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2017 Upper Peninsula Pearl Millet Trial

2017 Upper Peninsula Pearl Millet Trial
By Monica Jean
Investigating best management practices for optimizing pearl millet growth in Michigan’s Upper Peninsula.
For the past two seasons, Michigan State University Extension has coordinated a grass cover crop demonstration trial at a seed potato farm in Hardwood, Michigan. In addition, the seed potato farm has been planting various millet species on a larger scale in the year before potatoes. Though pleased with the millet biomass production overall, it is unclear how planting time and mowing impacts biomass production at this northern latitude.
The 2017 research trial was designed to look at the effect of planting rates and mowing frequency on biomass production. An abnormally rainy season complicated the trial (Table 1), however the results still provided input for making recommendation and direction for future research.

Table 1. Monthly precipitation totals for 2017
and 24-year average precipitation totals in Escanaba, MI.


Precipitation total

24-year* precipitation
average (inches)
















Photo 1. Quadrate used to take biomass samples and estimate plant population. Erosion from excessive rain is also captured, possibly complicating establishment. 
1971-1994; available at MSU Climatologist’s Escanaba station.
The Canadian Forage Pearl Millet 101 cultivar was planted June 13, 2017, at a rate of 15 and 22 pounds per acre. Cover crop emergence was recorded one month after planting by counting number of plants within a quadrant (Photo 1). On Aug. 22, half the plots had above-ground biomass recorded and were mown. Prior to termination and frost (Sept. 11), above- and below-ground biomass were estimated.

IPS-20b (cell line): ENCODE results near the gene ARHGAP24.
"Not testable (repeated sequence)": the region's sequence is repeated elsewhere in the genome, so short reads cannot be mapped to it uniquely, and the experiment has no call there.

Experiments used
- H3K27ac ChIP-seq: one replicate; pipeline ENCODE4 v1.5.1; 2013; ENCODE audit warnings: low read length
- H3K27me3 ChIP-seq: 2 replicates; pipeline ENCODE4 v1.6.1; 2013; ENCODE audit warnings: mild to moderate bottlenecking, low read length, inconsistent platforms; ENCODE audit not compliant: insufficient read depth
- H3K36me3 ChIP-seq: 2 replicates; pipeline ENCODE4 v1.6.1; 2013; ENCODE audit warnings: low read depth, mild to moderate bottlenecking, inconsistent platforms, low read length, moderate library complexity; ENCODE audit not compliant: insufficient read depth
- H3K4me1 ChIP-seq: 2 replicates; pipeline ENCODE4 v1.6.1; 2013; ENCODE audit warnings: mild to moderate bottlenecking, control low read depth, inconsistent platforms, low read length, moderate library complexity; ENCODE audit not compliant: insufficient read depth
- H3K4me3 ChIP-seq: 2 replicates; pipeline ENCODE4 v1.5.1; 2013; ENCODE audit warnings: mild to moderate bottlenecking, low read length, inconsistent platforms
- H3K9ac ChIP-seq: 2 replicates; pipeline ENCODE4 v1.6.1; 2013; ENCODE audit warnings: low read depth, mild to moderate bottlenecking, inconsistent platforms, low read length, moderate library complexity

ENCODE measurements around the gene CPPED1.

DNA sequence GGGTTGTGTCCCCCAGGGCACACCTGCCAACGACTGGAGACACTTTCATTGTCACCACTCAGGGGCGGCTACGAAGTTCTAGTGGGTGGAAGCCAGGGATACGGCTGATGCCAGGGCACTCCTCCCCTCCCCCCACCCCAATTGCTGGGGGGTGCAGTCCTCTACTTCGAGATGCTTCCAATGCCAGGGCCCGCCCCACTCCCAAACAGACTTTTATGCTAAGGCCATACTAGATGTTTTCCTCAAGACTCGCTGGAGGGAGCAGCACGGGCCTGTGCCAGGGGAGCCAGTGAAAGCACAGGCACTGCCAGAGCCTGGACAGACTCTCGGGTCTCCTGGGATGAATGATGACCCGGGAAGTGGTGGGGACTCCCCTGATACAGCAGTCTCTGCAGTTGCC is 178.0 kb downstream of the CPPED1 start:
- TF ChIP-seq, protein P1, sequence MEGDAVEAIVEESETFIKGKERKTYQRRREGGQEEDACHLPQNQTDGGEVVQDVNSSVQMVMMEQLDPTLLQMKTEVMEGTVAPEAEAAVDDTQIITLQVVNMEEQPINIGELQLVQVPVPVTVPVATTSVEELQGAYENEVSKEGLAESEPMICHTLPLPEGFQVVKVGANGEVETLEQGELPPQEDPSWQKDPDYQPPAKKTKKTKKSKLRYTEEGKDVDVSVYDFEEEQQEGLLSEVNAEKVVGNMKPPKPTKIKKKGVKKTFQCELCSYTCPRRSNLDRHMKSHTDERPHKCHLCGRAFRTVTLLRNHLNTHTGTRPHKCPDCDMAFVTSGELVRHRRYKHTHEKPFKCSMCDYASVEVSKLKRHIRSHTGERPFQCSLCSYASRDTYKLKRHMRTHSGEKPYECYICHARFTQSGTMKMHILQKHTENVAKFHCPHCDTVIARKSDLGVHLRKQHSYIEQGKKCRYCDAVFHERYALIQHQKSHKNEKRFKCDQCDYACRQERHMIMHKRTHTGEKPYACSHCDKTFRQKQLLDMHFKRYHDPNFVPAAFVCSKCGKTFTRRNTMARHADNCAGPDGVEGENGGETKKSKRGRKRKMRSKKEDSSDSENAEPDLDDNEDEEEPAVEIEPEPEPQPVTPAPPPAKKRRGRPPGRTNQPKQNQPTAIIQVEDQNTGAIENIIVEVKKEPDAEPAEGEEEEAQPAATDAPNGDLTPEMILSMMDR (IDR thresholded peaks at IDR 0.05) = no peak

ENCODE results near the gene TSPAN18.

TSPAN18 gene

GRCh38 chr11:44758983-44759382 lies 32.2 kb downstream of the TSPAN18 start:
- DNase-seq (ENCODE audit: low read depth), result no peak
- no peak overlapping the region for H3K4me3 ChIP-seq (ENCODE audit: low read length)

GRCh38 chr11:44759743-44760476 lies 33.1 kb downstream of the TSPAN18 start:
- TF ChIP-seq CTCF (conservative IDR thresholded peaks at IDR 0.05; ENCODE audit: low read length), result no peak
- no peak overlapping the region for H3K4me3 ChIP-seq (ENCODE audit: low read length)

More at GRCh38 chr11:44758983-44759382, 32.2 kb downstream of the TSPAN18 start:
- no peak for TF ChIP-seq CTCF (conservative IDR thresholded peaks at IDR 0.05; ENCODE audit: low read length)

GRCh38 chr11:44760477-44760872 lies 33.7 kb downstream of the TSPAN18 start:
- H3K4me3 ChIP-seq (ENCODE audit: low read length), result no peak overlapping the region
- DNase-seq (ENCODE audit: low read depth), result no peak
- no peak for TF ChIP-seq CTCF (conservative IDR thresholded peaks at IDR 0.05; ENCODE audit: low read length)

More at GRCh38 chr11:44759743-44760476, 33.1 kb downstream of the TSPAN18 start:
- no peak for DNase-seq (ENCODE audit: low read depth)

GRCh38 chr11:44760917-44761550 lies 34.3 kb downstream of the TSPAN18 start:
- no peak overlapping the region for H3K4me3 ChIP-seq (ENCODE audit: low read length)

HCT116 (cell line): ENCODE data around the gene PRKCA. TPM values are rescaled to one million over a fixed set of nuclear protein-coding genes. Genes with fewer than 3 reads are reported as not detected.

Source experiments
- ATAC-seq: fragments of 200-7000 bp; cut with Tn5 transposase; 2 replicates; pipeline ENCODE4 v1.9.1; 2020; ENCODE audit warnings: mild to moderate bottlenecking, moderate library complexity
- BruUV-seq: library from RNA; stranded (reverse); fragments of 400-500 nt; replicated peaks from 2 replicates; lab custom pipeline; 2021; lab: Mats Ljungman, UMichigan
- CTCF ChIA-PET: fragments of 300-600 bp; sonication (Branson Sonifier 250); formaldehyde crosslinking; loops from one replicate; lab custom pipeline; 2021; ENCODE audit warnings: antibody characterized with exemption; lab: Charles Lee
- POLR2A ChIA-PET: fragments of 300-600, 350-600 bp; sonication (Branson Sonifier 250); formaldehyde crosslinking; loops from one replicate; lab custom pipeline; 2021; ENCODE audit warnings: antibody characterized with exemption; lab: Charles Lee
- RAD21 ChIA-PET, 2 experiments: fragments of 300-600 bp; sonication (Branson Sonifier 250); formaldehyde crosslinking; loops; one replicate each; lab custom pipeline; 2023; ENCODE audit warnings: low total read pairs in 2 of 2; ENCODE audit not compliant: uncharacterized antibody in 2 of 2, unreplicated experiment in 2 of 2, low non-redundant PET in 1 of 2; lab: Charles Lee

Results showed no difference in emergence between the two planting rates one month after planting. It is suspected that the lack of difference in emergence was related to heavy rains following planting, causing detrimental seed movement (Photo 1) or soil crusting. At the time of termination, average pearl millet heights in the unmown plots ranged from 20-52 inches, while the mown plots ranged from 12-20 inches (Photo 2). With a mowing height of approximately 5 inches, this equates to 7-15 inches of regrowth during the final three weeks of the season.
Photo 2. Mown treatment regrowth (left side) versus growth of unmown pearl millet plot.
Differences in below-ground biomass were observed between the mown (300 pounds per acre) and unmown plots (626 pounds per acre). These differences could be due to underground resources being utilized for regrowth and root degradation of plants killed by mowing. Mowing the warm-season grass late in the season was not found to benefit total biomass production due to advanced growth stage and low growing degree-day accumulations. Continued research is planned for 2018 looking at other species of warm-season grasses and earlier mowing dates.

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